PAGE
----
what would your father do

if he thought you were using drugs?

Hypothetically speaking, of course.

Oh, that's easy. He'd drug test me.

He does drug test me
every once in a while.

I can't believe he doesn't trust you.

When I became a father
at the age of 16,

I kind of blew the doors
off the trust thing.

Yeah, but still.

Some mistakes
are like jumping out of a plane.

Once you do it,
you can never take it back.

It stays with you forever.

- Where you going?
- I'm going out to play with Matt.

Uh, actually, Simon, I--
I wanna talk to Matt.

Dad, do you think
I could get a moped when I turn 14?

- Not now, Simon.
- Excuse us.

I could start saving now.
I just need an answer.

Okay, my answer is you're not getting
a moped as long as I'm alive.


Drug testing? I don't need you
giving my dad any ideas.

Hey, he asked me.

Your father obviously
has some reservations about me

and I'll do whatever it takes to allow
him to trust me with his daughter.

I can't believe
you've been here 10 minutes

and already
stirred up this much trouble.

What trouble?
I just answered a simple question.

With my dad,
there are no simple questions.

I thought you knew that by now.

Matt, we need to talk.

Yeah, sure, Mom.

Please stop that.

Thank you.

There's something
that you should know.

Something that until today,
I hadn't even told your father.

When I was just a little older
than you are now,

my friend Rachel and I,
we did a lot of stupid things.

You know, it was
a pretty crazy time back then.

The country was changing

and it seemed like everyone I knew
was experimenting.

And drugs were a big part of that.

The generations
never seemed so far apart.

Until now, that is.

Anyway, what I'm trying to say is that,
a long time ago...

...I smoked pot.

My friend Rachel's boyfriend
would come over to her house

and we would all smoke in
the TV room downstairs

that they had set up.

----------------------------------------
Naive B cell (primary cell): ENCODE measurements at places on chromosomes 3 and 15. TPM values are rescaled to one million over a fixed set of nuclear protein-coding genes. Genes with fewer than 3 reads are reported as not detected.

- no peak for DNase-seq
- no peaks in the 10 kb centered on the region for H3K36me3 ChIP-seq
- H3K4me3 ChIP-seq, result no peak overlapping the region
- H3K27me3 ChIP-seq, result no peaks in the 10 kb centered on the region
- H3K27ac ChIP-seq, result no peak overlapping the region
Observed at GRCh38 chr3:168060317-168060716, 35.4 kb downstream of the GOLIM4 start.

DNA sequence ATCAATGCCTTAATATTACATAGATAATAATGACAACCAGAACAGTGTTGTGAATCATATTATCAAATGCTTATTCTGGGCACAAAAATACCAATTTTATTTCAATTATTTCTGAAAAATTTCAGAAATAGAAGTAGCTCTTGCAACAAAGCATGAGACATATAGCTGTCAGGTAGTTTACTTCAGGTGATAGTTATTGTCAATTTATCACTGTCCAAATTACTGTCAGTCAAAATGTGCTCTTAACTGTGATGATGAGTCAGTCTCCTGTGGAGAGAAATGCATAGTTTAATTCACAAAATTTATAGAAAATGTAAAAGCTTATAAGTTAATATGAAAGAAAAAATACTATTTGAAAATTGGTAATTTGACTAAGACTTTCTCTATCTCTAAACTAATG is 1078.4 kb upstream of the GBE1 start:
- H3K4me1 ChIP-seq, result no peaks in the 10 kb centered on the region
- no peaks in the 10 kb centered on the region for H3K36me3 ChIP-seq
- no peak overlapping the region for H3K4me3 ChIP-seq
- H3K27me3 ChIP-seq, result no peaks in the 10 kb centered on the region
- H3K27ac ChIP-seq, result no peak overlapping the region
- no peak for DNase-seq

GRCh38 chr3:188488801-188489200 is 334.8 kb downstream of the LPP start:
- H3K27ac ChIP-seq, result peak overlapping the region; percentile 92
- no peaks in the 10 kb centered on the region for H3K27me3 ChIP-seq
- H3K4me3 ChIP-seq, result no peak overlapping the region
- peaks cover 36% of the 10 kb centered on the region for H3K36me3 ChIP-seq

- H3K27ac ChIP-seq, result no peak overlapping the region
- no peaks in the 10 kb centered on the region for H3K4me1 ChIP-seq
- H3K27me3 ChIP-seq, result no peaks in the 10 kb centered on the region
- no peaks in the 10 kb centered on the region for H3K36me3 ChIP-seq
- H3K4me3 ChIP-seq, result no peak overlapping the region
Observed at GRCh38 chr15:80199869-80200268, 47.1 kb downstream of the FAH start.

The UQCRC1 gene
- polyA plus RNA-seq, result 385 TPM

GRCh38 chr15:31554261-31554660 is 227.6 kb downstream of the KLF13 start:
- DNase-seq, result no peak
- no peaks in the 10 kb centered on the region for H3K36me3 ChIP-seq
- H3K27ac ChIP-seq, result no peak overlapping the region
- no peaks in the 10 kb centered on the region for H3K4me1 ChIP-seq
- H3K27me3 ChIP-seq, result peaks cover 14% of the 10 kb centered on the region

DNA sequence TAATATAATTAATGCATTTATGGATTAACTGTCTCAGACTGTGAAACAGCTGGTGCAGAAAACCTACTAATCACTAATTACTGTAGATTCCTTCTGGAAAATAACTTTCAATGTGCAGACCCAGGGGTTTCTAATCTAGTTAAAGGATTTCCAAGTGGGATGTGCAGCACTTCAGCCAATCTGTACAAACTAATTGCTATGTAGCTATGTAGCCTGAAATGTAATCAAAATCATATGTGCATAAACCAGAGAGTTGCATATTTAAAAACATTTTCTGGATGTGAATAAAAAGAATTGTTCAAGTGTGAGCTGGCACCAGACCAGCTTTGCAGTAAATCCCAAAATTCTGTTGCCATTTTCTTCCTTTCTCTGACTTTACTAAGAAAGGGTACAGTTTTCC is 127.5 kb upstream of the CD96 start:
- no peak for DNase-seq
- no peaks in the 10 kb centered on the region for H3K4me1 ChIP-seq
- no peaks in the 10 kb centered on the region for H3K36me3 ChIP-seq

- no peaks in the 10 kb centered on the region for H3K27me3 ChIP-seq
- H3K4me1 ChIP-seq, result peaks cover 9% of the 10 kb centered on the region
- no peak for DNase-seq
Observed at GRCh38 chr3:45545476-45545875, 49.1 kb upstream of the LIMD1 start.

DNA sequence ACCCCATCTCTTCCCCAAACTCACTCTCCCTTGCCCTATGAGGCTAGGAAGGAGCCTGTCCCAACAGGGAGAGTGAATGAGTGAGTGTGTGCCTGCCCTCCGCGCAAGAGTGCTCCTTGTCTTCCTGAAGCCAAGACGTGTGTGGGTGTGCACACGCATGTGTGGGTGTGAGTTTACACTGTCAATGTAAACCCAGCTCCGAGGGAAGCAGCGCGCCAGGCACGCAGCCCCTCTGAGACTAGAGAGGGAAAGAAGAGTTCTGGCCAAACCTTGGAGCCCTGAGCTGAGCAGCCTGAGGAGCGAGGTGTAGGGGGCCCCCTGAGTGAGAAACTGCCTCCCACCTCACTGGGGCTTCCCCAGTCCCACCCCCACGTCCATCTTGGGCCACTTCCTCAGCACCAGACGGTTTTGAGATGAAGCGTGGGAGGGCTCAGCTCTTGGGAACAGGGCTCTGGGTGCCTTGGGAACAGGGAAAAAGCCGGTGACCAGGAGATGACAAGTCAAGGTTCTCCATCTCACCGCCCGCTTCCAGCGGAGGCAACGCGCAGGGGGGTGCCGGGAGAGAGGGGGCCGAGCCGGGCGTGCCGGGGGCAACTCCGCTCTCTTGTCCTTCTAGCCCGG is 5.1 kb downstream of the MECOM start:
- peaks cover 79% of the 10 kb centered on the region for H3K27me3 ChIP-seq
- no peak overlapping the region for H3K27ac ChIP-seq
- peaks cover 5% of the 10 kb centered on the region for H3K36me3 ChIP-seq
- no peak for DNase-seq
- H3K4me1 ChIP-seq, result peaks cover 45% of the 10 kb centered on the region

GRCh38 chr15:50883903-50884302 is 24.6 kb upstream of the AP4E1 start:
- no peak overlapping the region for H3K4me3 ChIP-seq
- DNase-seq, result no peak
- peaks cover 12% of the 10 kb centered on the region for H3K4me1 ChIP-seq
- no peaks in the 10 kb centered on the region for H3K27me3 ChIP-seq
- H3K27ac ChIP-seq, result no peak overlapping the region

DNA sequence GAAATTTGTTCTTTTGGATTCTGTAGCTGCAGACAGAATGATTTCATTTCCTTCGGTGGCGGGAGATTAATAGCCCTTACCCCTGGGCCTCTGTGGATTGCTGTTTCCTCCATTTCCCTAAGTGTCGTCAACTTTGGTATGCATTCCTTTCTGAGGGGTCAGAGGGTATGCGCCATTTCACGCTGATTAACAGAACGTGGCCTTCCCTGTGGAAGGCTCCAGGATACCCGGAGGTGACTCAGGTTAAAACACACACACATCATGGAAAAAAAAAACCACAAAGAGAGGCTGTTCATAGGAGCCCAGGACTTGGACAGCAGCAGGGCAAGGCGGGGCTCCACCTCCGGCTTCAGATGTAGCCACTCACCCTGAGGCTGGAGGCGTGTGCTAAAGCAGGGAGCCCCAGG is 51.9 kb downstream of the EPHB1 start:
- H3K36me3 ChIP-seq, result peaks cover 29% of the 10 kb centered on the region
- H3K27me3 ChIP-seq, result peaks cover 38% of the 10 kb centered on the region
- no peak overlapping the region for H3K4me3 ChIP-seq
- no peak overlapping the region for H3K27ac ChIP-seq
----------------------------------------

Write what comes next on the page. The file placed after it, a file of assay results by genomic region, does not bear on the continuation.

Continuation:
Thinking that we were trustworthy
enough to have a little privacy.

One night, her--
Her boyfriend left her house stoned

and got in his car to go home.

One stoplight before he got there,

he got in a terrible accident.

He-- He went through
the windshield

and he was killed instantly.

We were still stoned
when we got the phone call.

And when we got to the scene,

we were half out of our minds.

And there he was, this--

This boy we had just been with,

dead on the pavement.

That night was the last time
I ever smoked.

And to this day,

I still feel some responsibility
for that young man.

I'm telling you this because
if you're using drugs,

I want you to stop.

If anything like that
ever happened to you,

I could never forgive myself.

A mother never wants
to get a phone call like that.

I know you're young
and that you want to test the waters,

but sometimes it's just not worth it.

Matt, there comes a time

when we all have to own up
to our own mistakes.

Your dad and I always tried
to avoid accusing our children.

We'd much prefer that you take
responsibility for your own actions.

It's funny.

Sounds like I'm already guilty.


- Hey.
- Hey.

- What?
- What?

So, um, Rod, right?

- So how old are you, anyway?
- Fourteen.



How long did it take you
to grow the moustache?

Fourteen years.

- Nice shirt.
- I made it.

- Oh, so you sew?
- He paints. Rod's an artist.

- Nice-- Nice scooter.
- Moped.

Yeah, right.

- So, what did you have before that?
- Feet.


So, Wilson, what's your story?

I'm widowed
and I have a 2-year-old son.

Whoa, guess I'm looking better.


Better than what?

You know what, Lucy, it's about time
for Rod to be going home.

Sure, whatever.

But, Dad, how come Rod has to go
and Wilson gets to stay?

Maybe you should go home too,

Yeah, yeah, that's fine.

You know, Rod,
I was wondering about your shirt.

Yeah, it's pretty cool, huh?

Is it more about your love of music

or smoking pot?

I would never smoke pot.

I hear it lowers your sperm count.

Goodbye, son.

WILSON: You know, it's getting
kind of dark out there.

I'll ask him if he wants to
put his moped in my car.

Good, then let him walk home.

Or give him a ride. Yeah, do that.

Look, clean clothes.

Mom says most college kids
can't even do their laundry like me.

Wow, that's great, Ruthie.

Why don't you take it upstairs,

Simon will be up in a minute
and help you put it away.

- Where am I going?
- Family meeting, living room. Now.

All right, I'll get straight to the point.
I found marijuana in the house.

I never thought of myself
as the type of father

who'd have to drug test his kids,
I'm willing to just do that

if that's what it takes to find out
who brought a joint into this house.

Dad, Lucy found something too.

Dad, I found a joint
in Mom's dresser drawer.

I was just looking for a scarf

because I needed something
to go with my outfit.

I didn't think you'd mind.

But then I stumbled on the joint.

Mary and I didn't know what to think.

I mean, it's none of our business